4 Small Intestine
I will write a whole post on the small intestine later this week as there is plenty for you to understand about this part of the alimentary canal. All I will say here is that it is divided into the duodenum which is where almost all the digestion reactions take place and the ileum which is adapted for efficient absorption of the products of digestion into the blood. (see post later in the week if you want to find out more….)
5 Large Intestine
The majority of the large intestine is made up of an organ called the colon. The colon has a variety of functions. It is where water from all the various secretions is reabsorbed back into the blood, thus producing a solid waste called faeces. (Water that you drink tends to be absorbed through the stomach lining much earlier in the alimentary canal) There are also a few mineral salts and vitamins absorbed into the bloodstream in the colon. The colon is also home to a varied population of bacteria, the so called gut flora. Faeces is stored in the final part of the large intestine that is called the rectum.
The pancreas is not part of the alimentary canal (although I am not sure the person who wrote the specification appreciated that….) It is an example of what is called an accessory organ for the digestive system. The pancreas is a really interesting organ as it contains different cell types that carry out two completely separate functions. The majority of the cells in the pancreas secrete a whole load of digestive enzymes into an alkaline secretion called pancreatic juice. There is a tube called the pancreatic duct that carries the pancreatic juice and empties it into the duodenum where it can mix with the acidic chyme coming out of the stomach.
There are small clusters of a different kind of cell found in the pancreas. These are the islets of Langerhans that secrete the hormones insulin and glucagon into the bloodstream. These two pancreatic hormones together regulate the blood glucose concentration.
The primary function of the lungs is to allow gas exchange to occur. Oxygen gas can diffuse into the blood from the air in the lungs. Oxygen of course is needed for the process of aerobic respiration that is happening in every cell all the time. Aerobic respiration produces carbon dioxide as a waste product. Carbon dioxide diffuses out the blood in the lungs into the air in the lungs. Hence the name gas exchange – one gas (oxygen) diffuses in, another (carbon dioxide) diffuses out.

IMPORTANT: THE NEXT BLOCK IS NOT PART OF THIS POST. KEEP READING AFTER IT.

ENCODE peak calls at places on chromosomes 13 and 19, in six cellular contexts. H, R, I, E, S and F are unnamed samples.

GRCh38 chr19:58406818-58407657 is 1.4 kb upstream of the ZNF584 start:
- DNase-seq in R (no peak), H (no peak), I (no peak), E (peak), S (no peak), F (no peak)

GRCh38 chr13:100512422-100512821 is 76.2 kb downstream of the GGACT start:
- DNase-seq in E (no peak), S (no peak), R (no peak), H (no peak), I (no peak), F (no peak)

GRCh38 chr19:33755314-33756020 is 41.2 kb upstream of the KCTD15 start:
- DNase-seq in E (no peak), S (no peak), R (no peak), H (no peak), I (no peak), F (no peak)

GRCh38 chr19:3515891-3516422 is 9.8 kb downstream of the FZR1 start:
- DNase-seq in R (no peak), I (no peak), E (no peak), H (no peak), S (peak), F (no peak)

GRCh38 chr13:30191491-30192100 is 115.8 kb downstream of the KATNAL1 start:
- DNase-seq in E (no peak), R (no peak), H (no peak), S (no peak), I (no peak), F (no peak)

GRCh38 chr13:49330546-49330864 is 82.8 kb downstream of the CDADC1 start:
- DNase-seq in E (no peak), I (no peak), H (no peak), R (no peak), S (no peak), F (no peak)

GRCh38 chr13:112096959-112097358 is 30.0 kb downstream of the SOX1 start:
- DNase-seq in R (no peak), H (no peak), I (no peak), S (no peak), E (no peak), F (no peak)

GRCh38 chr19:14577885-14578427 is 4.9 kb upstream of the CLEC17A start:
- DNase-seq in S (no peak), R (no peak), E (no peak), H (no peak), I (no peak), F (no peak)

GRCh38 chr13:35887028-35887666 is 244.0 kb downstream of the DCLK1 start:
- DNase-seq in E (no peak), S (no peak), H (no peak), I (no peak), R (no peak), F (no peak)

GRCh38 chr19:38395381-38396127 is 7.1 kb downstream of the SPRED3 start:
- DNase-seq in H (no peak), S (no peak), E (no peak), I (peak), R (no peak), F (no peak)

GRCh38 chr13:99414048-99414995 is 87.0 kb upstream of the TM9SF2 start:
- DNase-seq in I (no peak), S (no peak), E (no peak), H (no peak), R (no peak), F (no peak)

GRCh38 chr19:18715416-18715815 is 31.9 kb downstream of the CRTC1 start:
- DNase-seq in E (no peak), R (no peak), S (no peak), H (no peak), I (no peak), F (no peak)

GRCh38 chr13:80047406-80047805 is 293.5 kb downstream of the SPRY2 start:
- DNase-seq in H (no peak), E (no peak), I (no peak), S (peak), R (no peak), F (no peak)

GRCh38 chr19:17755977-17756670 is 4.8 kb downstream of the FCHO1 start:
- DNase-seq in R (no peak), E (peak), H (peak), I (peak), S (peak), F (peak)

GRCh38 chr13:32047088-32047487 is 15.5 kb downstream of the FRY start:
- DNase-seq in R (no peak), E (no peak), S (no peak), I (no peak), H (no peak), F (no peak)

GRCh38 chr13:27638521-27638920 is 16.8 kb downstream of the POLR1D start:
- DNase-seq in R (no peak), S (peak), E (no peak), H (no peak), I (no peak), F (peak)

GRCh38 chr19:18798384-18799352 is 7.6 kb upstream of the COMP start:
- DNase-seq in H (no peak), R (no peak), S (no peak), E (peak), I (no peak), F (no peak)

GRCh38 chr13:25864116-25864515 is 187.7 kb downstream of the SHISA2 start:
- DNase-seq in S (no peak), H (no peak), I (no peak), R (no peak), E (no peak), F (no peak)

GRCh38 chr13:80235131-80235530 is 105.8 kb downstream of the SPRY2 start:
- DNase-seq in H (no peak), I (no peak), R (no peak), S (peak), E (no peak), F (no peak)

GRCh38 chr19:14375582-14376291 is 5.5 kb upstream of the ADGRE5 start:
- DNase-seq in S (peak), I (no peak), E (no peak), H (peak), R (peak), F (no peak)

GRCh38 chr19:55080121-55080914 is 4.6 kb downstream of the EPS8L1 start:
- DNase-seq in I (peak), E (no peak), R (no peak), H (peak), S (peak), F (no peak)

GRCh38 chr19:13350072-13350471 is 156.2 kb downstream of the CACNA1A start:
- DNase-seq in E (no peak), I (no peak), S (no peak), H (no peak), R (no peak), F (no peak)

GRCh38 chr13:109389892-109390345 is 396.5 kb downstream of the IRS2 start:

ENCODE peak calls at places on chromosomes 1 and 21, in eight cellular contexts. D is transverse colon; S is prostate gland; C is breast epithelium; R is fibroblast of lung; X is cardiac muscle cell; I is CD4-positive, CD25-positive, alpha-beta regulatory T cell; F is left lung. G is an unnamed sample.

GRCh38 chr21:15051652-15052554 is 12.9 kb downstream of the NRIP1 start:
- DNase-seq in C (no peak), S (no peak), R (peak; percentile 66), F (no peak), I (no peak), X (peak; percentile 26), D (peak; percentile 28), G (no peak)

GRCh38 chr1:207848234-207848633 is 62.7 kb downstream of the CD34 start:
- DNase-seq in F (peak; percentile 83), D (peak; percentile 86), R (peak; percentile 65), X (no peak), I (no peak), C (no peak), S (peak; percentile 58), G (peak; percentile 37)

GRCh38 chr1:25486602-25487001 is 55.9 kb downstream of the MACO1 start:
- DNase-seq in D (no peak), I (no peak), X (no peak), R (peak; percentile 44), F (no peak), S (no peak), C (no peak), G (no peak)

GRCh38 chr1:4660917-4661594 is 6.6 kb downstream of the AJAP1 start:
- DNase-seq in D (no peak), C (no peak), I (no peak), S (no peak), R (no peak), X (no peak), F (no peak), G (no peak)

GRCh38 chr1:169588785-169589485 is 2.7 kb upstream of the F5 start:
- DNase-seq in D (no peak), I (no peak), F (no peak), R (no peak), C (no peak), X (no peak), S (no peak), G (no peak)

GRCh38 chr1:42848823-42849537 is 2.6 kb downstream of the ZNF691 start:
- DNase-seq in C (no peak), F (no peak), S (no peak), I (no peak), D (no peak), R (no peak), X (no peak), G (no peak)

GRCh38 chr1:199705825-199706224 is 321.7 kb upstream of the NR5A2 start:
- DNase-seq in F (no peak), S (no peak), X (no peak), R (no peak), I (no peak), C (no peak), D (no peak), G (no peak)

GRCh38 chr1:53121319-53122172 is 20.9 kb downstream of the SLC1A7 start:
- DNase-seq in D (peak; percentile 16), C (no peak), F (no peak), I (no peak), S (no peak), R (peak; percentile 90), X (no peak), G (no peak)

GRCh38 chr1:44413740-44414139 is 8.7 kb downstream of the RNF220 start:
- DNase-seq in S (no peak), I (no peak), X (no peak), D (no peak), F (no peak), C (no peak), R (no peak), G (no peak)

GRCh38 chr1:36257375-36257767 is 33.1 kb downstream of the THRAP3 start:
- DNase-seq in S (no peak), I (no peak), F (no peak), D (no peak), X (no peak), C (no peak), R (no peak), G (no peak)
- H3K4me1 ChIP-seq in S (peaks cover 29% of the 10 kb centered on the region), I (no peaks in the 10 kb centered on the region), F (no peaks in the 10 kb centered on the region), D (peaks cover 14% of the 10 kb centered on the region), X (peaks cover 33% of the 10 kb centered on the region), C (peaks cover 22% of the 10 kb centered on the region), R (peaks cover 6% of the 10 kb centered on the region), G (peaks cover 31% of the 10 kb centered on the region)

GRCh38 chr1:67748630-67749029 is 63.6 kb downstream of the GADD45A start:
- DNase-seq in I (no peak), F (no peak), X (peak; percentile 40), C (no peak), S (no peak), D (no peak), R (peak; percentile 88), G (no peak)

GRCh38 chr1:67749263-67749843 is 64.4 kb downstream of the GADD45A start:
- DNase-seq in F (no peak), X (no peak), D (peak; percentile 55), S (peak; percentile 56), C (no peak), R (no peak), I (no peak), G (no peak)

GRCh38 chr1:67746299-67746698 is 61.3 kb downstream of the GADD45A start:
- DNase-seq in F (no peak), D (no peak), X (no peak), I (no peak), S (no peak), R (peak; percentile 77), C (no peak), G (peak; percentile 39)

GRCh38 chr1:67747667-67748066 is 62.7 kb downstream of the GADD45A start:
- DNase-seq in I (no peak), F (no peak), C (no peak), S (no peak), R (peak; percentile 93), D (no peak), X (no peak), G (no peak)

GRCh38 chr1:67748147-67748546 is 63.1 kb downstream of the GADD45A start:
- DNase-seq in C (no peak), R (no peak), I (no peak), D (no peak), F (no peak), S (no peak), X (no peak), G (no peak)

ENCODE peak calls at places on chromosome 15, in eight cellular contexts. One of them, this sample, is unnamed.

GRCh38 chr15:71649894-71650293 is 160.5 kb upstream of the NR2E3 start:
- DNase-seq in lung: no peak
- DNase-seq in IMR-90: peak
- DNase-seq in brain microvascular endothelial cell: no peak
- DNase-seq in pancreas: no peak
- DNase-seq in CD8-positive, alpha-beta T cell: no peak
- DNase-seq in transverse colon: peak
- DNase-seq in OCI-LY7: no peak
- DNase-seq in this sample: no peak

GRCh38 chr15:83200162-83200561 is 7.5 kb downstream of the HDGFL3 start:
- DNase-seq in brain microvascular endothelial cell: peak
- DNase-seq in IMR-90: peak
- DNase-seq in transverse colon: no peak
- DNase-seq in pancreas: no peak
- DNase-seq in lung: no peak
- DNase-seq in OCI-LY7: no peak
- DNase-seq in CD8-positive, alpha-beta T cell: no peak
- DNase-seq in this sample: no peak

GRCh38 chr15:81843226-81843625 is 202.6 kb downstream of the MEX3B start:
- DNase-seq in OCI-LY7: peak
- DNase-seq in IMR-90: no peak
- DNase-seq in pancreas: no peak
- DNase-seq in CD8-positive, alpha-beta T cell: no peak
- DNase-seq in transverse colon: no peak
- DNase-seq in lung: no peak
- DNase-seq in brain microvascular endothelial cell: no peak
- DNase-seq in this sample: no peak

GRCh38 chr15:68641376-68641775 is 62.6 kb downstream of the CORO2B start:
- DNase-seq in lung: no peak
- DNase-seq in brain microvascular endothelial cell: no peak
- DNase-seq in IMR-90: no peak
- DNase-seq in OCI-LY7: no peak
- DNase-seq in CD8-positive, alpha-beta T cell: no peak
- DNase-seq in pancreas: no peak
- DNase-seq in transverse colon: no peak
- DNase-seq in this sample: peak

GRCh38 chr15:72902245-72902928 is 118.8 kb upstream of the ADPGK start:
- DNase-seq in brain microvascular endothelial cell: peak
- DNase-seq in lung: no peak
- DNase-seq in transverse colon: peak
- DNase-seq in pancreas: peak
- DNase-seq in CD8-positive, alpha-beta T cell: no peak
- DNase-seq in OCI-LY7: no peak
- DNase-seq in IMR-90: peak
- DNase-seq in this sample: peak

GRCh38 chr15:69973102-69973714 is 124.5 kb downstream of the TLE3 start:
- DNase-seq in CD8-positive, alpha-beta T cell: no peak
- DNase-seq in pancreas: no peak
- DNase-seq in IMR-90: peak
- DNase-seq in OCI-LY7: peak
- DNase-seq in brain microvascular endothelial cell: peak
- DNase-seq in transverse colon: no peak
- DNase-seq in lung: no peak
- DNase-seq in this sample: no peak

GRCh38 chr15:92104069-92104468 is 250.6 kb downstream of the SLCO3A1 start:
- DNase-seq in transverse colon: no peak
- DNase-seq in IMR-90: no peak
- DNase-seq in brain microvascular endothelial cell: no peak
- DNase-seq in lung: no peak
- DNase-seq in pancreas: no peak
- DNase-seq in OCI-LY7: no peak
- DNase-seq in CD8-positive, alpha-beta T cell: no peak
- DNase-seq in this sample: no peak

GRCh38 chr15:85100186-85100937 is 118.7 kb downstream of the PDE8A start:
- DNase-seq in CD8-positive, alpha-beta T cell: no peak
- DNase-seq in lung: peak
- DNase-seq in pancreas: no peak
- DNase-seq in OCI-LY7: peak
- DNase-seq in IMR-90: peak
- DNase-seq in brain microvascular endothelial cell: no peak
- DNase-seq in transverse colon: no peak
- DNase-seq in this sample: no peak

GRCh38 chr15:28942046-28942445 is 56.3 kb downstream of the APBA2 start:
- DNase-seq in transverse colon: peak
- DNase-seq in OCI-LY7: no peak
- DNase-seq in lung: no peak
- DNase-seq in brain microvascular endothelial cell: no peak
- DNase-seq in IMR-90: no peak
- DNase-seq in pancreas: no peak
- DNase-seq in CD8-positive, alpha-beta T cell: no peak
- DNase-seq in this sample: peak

This diagram above shows the bronchial tree – the branching network of tubes that carry air into the lungs. The trachea at the top branches into the right and left bronchi, then each in turn branch into smaller bronchi and finally into the smallest tubes called bronchioles. Bronchioles carry air into a cluster of tiny airsacs called alveoli (not ravioli as AZB told his F division today…)
Diffusion is the passive movement of molecules of a liquid or gas from a high concentration to a low concentration. So the first question is what ensures that there is an appropriate concentration gradient for each gas to diffuse?
In order to understand this, you have to remember that the blood going to the lungs is deoxygenated. The right ventricle pumps deoxygenated blood to the lungs in the pulmonary arteries. The tiny alveoli are then covered with capillaries and these join together to form the pulmonary veins. The pulmonary veins carry the oxygenated blood back to the left atrium of the heart. So the blood coming to the lungs will have a low oxygen concentration but a high carbon dioxide concentration.
How are the structure of alveoli adapted for efficient gas exchange?
- The alveoli in total provide a large surface area for the diffusion of oxygen and carbon dioxide. The total surface area of the alveoli in humans is approximately 90 m2 – the equivalent of two tennis courts…..
- The walls of the alveoli are very thin. The alveolus is lined with a single layer of cells, and of course the capillaries are also only one cell thick. So the distance for the diffusion of oxygen and carbon dioxide is very small (hence the rate of diffusion is very fast)
- The alveoli have a rich blood supply. Alveoli are lined by many capillaries.
- The surface of the alveolus is moist. Gas exchange surfaces are always moist as oxygen and carbon dioxide will diffuse more rapidly if they are dissolved in water.